Pakistan: The Economic Narrative

Hamza Ikhlaq
With the year 2020 coming to an end, Pakistan – a country that has long been tied up in loans and debt along with a hard blow due to the current pandemic – is predicted to have an economical growth ranging from 1-2.5% for the current fiscal year.
A recent statement by The State Bank of Pakistan further solidified this report. However, the notion of how long Pakistan can maintain its holding and what lies for the future financial situation for Pakistan is still in an intermediate standing. With such feats in terms of growth, Pakistan has procured a very high amount of National debt ranging from loans taken from the IMF, China, France, Saudi Arabia, and Japan along with Grants requested from the United States.
Pakistan’s total debt has surpassed to be more than a record-breaking $228 billion. Though the current government of Pakistan has assured to heal this crippling debt as $1 billion were repaid to Saudi Arabia with help of grants provided to Pakistan by China. This has resulted in Pakistan paying back old loans by taking up new ones, creating a cycle that keeps on accumulating a higher percentage of the debt at every turn. Along with this, Pakistan has simultaneously seen a surge in taking foreign loans by more than 45% in just the first five months of the current fiscal year.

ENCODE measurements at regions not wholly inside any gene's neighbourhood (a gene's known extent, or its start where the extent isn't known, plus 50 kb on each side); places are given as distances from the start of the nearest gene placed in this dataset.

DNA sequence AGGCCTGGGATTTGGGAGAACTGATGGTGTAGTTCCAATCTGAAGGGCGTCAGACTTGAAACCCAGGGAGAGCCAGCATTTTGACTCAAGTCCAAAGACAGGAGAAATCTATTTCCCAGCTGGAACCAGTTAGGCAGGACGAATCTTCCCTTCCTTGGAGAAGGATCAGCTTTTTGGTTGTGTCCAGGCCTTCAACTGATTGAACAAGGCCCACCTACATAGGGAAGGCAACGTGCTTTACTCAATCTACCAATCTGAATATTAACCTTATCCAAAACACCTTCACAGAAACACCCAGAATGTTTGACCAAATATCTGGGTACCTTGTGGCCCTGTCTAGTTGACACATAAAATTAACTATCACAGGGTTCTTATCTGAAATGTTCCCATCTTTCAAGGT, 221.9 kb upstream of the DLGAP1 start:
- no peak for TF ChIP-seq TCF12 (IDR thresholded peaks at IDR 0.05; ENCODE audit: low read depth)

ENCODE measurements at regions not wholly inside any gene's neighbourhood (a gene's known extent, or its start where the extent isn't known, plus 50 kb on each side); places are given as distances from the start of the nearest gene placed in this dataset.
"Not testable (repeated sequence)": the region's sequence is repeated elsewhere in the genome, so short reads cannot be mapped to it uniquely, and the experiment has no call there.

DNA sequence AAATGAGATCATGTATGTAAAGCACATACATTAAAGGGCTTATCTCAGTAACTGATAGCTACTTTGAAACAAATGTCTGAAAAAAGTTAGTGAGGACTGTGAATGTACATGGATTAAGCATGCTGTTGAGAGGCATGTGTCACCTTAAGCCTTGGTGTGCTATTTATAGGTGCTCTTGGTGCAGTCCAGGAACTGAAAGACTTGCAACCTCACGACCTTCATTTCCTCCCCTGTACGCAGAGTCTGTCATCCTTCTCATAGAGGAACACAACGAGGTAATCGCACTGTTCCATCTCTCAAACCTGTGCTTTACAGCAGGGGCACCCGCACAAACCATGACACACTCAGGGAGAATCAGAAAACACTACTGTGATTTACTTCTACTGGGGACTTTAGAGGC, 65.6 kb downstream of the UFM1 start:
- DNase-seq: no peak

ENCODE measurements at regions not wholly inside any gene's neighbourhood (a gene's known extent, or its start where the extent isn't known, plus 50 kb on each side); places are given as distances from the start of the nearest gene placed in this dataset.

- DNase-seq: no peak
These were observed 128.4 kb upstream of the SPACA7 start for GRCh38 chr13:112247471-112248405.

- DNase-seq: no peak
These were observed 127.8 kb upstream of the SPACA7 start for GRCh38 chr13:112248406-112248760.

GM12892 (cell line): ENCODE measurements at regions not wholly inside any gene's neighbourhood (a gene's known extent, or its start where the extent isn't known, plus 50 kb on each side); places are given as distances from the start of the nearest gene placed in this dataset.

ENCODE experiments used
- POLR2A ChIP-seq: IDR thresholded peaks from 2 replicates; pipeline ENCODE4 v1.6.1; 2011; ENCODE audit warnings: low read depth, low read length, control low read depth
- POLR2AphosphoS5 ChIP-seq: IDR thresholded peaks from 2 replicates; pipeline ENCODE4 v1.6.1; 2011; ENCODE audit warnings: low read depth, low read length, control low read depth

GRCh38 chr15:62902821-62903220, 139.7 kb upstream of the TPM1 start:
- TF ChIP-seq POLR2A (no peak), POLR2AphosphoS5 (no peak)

Many experts fear that this may cost Pakistan to face lower national savings, higher interest rates, with heavy taxations levied on the citizens and local industries. Especially during troubled times due to the ongoing Pandemic, its effect on the Economy may be costly in the long run. PM Imran Khan’s appeal in the United Nations to help write off the National debt has also failed to meet its objectives with not much change to the cash-strapped economy.
If Pakistan is to maintain its foothold and prevent a hard-hitting slump from occurring, then it is vital for the government of Pakistan must ensure its focus on the country’s export and productivity of local industries. With the possibility of the Pandemic coming to a near end, the importance of maintaining strong diplomatic ties for foreign investment is stronger than ever. Yet the core method and concrete solution for Pakistan’s troubled economy is a subject that is still up for debate.
DisclaimerViews expressed in this article are those of the author and Balochistan Voices not necessarily agrees with them.
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